Second stimulus checks: Trump eyes aid deal with direct payments after Election Day


President Donald Trump’s name appears on the coronavirus economic assistance checks that were sent to citizens across the country in April. The initial 88 million payments totaling nearly $158 billion were sent by the Treasury Department as most of the country remained under stay-at-home orders due to the COVID-19 pandemic. (Photo by Chip Somodevilla/Getty Images)

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WASHINGTON (NEXSTAR) — President Donald Trump told reporters Tuesday that a coronavirus relief package expected to include another round of direct payments to Americans won’t happen until after Election Day.

Even with the delay, Trump seemed confident a deal could be reached after November 3.

While Trump said the White House will continue to negotiate with House Speaker Nancy Pelosi, he also accused her of going after “bailouts” for cities and states run by Democrats. Trump predicted her inaction could lead to Republicans taking over the U.S. House.

At the same time, Trump targeted Pelosi, claiming the top Democrat was seeking “bailouts” for states and cities run by Democrats and predicting boldly that the failed negotiations would cost Democrats the House majority.

“After the election, we will get the best stimulus package you have ever seen,” Trump said. “I think we are going to take back the House because of her.”

Pelosi recently labeled Trump “delusional” for making the same prediction last week. As of now, the Cook Political Report predicts Democrats will pick up seats — not lose them.

Throughout the last few days, Pelosi has said she would not give up on passing another economic relief package before November 3. She spoke with Treasury Secretary Steven Mnuchin for roughly one hour on Monday.

At issue is a huge virus relief bill that would send another $1,200 direct payment to most Americans, restart bonus unemployment benefits, fund additional testing and vaccines, provide aid to schools and allocate money to state and local governments, a Democratic priority.

Pelosi says she wants a relief bill that is predicated on steps that science dictates should be taken to deal with the coronavirus, and “if we don’t, we’re just giving money to the president to spend any way he wants and that has not been in furtherance of crushing the virus.”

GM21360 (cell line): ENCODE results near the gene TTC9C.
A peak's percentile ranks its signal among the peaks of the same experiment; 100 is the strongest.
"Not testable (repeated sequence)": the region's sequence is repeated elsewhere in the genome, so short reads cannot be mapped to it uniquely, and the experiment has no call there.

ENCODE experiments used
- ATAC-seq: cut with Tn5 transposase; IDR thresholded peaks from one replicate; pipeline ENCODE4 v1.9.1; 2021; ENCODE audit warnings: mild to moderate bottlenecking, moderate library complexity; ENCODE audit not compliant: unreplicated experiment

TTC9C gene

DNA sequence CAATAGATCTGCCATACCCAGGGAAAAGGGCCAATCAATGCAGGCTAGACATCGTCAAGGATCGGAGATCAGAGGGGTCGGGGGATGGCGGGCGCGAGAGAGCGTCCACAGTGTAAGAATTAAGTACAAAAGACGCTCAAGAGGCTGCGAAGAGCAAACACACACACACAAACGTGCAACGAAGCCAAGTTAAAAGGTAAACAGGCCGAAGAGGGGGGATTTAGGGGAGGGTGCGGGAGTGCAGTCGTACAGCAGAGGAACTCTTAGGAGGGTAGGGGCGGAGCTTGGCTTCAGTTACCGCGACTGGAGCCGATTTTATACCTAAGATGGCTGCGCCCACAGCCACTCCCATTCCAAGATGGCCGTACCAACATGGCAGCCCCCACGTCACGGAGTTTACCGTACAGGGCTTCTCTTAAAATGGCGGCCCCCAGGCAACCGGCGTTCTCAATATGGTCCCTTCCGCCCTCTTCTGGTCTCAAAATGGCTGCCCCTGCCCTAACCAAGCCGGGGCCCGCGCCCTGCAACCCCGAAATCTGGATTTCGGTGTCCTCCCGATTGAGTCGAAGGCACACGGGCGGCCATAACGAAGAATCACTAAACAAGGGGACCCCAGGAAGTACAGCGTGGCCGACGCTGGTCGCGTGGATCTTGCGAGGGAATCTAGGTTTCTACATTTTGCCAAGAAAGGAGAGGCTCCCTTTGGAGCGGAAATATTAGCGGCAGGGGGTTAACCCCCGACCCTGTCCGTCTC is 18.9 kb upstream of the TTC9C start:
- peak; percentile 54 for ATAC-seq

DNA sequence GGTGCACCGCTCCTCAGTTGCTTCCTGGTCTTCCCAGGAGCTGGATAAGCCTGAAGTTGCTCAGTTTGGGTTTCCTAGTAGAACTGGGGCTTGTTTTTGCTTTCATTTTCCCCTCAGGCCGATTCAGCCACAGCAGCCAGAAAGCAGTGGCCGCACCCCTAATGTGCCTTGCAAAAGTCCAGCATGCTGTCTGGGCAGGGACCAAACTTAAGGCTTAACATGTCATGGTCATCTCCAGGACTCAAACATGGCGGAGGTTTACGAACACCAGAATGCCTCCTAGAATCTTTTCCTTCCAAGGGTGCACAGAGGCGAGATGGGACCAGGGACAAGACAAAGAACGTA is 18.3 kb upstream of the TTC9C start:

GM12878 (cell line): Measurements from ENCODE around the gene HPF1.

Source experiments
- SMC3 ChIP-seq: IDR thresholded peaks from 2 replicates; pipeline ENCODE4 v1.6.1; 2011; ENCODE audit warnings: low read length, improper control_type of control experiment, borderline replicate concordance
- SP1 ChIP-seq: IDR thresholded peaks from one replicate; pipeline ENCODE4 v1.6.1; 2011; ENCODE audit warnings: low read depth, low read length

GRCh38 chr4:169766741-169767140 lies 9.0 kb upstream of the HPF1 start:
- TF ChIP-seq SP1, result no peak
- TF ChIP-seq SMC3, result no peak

White House Chief of Staff Mark Meadows said over the weekend the administration made many offers, but Pelosi “continues to move the goalposts.”

Meadows noted the relief bill being negotiated would cost about $1.9 trillion. Pelosi is hoping for a $2.2 trillion package. Meadows says he has a commitment from McConnell to bring a bill to the floor if negotiations with Pelosi conclude successfully.

A $1.8 trillion rescue plan in March passed virtually unanimously. The Pelosi-pushed package today is even larger but has run into resolute opposition from Republicans. Taking care of the issue would clear the decks for a fresh start on the congressional agenda next year.

Senate Democrats blocked a Senate GOP plan that McConnell brought to a vote last week. The measure contained more than $100 billion for schools, a $300 per week supplemental unemployment insurance benefit, and more subsidies for businesses especially hard hit by pandemic-related downturns and closures. It did not include the $1,200 direct payments that are so important to Trump.

Trump says that if he wins reelection, aid will flow immediately. If he loses, it’s unclear whether his enthusiasm for delivering it will be as strong.

“I’m never very optimistic about the lame duck and I’ve never been surprised,” said Sen. Roy Blunt, R-Mo. “You don’t get near as much done as you think you’re going to get done.”

Those Republicans willing to speculate about a Trump loss say not to expect much, either.

“I think Democrats would want to wait until the new president is sworn in and do it then and I think Republicans probably would say … the economy’s taking care of it,” said Sen. Chuck Grassley, R-Iowa.

The Associated Press contributed to this report.

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